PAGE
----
Are these statements always true, sometimes true or never true?

Four of these clues are needed to find the chosen number on this grid and four are true but do nothing to help in finding the number. Can you sort out the clues and find the number?

Is it possible to draw a 5-pointed star without taking your pencil off the paper? Is it possible to draw a 6-pointed star in the same way without taking your pen off?

Look at three 'next door neighbours' amongst the counting numbers. Add them together. What do you notice?

Investigate the sum of the numbers on the top and bottom faces of a line of three dice. What do you notice?

Becky created a number plumber which multiplies by 5 and subtracts 4. What do you notice about the numbers that it produces? Can you explain your findings?

In this problem we are looking at sets of parallel sticks that cross each other. What is the least number of crossings you can make? And the greatest?

I added together some of my neighbours' house numbers. Can you explain the patterns I noticed?

An investigation that gives you the opportunity to make and justify predictions.

This article for teachers describes how number arrays can be a useful representation for many number concepts.

Investigate the smallest number of moves it takes to turn these mats upside-down if you can only turn exactly three at a time.

Norrie sees two lights flash at the same time, then one of them flashes every 4th second, and the other flashes every 5th second. How many times do they flash together during a whole minute?

Ben and his mum are planting garlic. Can you find out how many cloves of garlic they might have had?

Can you order the digits from 1-3 to make a number which is divisible by 3 so when the last digit is removed it becomes a 2-figure number divisible by 2, and so on?

Mr Gilderdale is playing a game with his class. What rule might he have chosen? How would you test your idea?

Frances and Rishi were given a bag of lollies. They shared them out evenly and had one left over. How many lollies could there have been in the bag?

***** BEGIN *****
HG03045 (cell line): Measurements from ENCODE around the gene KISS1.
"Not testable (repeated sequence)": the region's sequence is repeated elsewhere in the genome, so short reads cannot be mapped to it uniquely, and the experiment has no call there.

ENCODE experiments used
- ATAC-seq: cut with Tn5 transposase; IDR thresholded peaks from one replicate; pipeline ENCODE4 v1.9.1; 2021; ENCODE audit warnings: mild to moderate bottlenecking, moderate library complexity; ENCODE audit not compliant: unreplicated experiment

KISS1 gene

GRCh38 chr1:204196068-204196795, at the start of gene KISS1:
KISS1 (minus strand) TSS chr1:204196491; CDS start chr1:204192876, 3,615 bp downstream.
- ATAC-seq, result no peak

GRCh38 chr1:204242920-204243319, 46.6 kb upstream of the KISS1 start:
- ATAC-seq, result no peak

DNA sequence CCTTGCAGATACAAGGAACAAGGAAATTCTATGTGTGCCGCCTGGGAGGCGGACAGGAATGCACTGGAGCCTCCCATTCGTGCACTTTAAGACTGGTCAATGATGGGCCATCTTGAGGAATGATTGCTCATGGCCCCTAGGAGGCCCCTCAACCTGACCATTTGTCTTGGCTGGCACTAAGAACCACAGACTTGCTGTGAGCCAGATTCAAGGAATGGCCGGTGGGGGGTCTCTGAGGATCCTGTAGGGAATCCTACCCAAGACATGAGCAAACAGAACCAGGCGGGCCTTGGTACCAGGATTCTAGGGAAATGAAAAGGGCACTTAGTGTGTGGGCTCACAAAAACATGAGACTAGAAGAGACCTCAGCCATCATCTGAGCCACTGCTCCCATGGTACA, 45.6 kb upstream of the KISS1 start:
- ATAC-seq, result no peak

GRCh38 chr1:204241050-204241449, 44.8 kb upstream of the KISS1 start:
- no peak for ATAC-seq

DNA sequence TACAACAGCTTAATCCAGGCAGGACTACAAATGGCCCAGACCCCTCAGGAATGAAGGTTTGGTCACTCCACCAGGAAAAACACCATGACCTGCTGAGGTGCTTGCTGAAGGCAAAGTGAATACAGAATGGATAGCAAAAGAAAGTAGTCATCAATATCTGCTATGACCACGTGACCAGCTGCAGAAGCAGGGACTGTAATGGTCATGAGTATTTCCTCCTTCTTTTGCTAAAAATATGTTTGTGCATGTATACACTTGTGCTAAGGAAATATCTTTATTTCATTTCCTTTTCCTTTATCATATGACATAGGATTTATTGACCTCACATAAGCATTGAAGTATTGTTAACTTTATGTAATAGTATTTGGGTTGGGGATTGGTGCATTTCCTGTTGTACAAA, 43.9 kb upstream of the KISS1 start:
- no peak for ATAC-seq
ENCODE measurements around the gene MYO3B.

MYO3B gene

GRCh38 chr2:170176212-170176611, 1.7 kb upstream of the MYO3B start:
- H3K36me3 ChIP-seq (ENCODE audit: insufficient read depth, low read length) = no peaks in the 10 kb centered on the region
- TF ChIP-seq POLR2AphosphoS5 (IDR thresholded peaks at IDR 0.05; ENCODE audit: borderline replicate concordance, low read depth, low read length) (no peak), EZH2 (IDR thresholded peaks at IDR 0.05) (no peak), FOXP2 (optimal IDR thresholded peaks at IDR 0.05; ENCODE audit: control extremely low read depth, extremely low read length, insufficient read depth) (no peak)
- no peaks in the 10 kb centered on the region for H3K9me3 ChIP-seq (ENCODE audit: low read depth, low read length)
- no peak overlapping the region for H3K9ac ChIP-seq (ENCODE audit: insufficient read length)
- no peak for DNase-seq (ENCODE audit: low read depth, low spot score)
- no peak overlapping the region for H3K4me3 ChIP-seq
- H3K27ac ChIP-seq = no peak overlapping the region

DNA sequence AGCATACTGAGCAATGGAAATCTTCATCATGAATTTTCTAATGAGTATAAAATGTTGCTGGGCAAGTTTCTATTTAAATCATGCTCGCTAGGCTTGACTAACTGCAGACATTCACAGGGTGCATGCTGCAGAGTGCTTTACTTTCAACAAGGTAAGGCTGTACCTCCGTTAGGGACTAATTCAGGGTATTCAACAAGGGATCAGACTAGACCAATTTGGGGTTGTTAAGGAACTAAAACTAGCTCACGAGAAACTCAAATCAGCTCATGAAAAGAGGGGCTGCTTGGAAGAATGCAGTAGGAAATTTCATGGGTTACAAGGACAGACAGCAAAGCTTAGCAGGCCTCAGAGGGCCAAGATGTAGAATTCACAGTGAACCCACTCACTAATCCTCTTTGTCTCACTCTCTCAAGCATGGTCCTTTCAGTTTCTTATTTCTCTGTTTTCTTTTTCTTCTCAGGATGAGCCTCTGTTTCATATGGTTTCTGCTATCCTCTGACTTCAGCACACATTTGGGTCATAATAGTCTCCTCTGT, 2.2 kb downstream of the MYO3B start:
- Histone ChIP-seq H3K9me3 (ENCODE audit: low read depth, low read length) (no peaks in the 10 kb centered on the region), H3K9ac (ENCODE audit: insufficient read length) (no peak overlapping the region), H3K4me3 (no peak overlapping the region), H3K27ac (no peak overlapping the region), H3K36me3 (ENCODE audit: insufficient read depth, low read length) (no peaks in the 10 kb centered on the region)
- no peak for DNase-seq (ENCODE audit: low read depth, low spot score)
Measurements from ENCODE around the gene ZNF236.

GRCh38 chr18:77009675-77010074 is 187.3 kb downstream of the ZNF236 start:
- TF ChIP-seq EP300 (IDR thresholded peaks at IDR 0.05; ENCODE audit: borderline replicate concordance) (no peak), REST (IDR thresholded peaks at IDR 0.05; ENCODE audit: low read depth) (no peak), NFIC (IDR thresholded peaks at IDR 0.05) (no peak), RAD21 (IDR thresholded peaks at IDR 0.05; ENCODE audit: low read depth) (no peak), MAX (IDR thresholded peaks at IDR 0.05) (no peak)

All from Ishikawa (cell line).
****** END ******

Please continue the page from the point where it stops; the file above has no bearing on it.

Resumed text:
Four of these clues are needed to find the chosen number on this grid and four are true but do nothing to help in finding the number. Can you sort out the clues and find the number?

Got It game for an adult and child. How can you play so that you know you will always win?

How can you use just one weighing to find out which box contains the lighter ten coins out of the ten boxes?

Arrange any number of counters from these 18 on the grid to make a rectangle. What numbers of counters make rectangles? How many different rectangles can you make with each number of counters?

Can you find different ways of creating paths using these paving slabs?

In this maze of hexagons, you start in the centre at 0. The next hexagon must be a multiple of 2 and the next a multiple of 5. What are the possible paths you could take?

A game for two people, or play online. Given a target number, say 23, and a range of numbers to choose from, say 1-4, players take it in turns to add to the running total to hit their target.

Use this grid to shade the numbers in the way described. Which numbers do you have left? Do you know what they are called?

Yasmin and Zach have some bears to share. Which numbers of bears can they share so that there are none left over?

How many trains can you make which are the same length as Matt's and Katie's, using rods that are identical?

Pat counts her sweets in different groups and both times she has some left over. How many sweets could she have had?

Number problems at primary level that may require resilience.

Can you sort numbers into sets? Can you give each set a name?

Can you find any perfect numbers? Read this article to find out more...

These red, yellow and blue spinners were each spun 45 times in total. Can you work out which numbers are on each spinner?

Which is quicker, counting up to 30 in ones or counting up to 300 in tens? Why?

In this activity, the computer chooses a times table and shifts it. Can you work out the table and the shift each time?

Each light in this interactivity turns on according to a rule. What happens when you enter different numbers? Can you find the smallest number that lights up all four lights?

How many different rectangles can you make using this set of rods?

Have a go at balancing this equation. Can you find different ways of doing it?

Can you work out some different ways to balance this equation?

Can you complete this calculation by filling in the missing numbers? In how many different ways can you do it?

Factor track is not a race but a game of skill. The idea is to go round the track in as few moves as possible, keeping to the rules.

Use cubes to continue making the numbers from 7 to 20. Are they sticks, rectangles or squares?

Investigate which numbers make these lights come on. What is the smallest number you can find that lights up all the lights?

Play this game and see if you can figure out the computer's chosen number.

Look at the squares in this problem. What does the next square look like? I draw a square with 81 little squares inside it. How long and how wide is my square?

Which pairs of cogs let the coloured tooth touch every tooth on the other cog? Which pairs do not let this happen? Why?

I am thinking of three sets of numbers less than 101. Can you find all the numbers in each set from these clues?